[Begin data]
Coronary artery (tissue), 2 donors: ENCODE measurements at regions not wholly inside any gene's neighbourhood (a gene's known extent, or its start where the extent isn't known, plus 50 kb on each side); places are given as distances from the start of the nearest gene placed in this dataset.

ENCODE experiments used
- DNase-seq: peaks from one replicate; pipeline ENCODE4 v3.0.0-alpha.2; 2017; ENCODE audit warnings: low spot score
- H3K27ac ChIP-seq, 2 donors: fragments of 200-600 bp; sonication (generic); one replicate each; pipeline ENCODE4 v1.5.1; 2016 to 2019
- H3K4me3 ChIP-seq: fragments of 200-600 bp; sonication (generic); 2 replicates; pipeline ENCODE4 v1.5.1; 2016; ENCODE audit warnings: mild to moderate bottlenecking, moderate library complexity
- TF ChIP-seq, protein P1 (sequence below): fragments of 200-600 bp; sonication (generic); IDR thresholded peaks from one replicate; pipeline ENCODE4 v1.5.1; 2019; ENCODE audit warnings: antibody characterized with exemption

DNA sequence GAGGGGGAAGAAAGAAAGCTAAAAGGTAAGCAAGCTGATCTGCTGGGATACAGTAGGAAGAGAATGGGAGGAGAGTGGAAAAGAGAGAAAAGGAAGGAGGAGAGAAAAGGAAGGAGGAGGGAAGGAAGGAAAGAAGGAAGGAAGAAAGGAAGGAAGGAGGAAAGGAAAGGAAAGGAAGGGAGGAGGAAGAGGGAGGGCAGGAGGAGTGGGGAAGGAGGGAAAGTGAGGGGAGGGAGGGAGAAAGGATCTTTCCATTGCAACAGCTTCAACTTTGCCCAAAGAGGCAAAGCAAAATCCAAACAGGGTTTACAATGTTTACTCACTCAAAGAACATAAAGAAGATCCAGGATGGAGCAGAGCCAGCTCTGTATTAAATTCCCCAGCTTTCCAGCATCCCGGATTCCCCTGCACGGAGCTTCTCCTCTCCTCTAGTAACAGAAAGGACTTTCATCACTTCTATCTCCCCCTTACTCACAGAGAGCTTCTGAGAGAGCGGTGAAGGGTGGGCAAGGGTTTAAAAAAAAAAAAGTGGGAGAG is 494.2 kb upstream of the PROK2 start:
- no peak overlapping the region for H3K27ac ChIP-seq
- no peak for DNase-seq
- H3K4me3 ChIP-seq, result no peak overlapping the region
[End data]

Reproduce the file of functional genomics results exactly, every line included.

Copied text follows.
Coronary artery (tissue), 2 donors: ENCODE measurements at regions not wholly inside any gene's neighbourhood (a gene's known extent, or its start where the extent isn't known, plus 50 kb on each side); places are given as distances from the start of the nearest gene placed in this dataset.

ENCODE experiments used
- DNase-seq: peaks from one replicate; pipeline ENCODE4 v3.0.0-alpha.2; 2017; ENCODE audit warnings: low spot score
- H3K27ac ChIP-seq, 2 donors: fragments of 200-600 bp; sonication (generic); one replicate each; pipeline ENCODE4 v1.5.1; 2016 to 2019
- H3K4me3 ChIP-seq: fragments of 200-600 bp; sonication (generic); 2 replicates; pipeline ENCODE4 v1.5.1; 2016; ENCODE audit warnings: mild to moderate bottlenecking, moderate library complexity
- TF ChIP-seq, protein P1 (sequence below): fragments of 200-600 bp; sonication (generic); IDR thresholded peaks from one replicate; pipeline ENCODE4 v1.5.1; 2019; ENCODE audit warnings: antibody characterized with exemption

DNA sequence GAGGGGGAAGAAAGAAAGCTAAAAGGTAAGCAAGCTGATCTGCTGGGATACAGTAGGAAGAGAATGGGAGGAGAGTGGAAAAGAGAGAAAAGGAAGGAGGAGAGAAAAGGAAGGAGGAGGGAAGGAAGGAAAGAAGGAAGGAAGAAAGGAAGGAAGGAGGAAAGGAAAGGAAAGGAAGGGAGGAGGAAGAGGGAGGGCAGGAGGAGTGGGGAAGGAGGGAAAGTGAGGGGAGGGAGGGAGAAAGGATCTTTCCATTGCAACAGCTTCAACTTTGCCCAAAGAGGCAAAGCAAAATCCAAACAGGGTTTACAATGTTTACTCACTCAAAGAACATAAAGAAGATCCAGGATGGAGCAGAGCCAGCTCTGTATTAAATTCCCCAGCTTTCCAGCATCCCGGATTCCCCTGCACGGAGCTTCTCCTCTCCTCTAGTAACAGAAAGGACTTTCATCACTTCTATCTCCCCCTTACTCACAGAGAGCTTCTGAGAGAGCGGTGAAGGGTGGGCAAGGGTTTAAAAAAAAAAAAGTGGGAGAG is 494.2 kb upstream of the PROK2 start:
- no peak overlapping the region for H3K27ac ChIP-seq
- no peak for DNase-seq
- H3K4me3 ChIP-seq, result no peak overlapping the region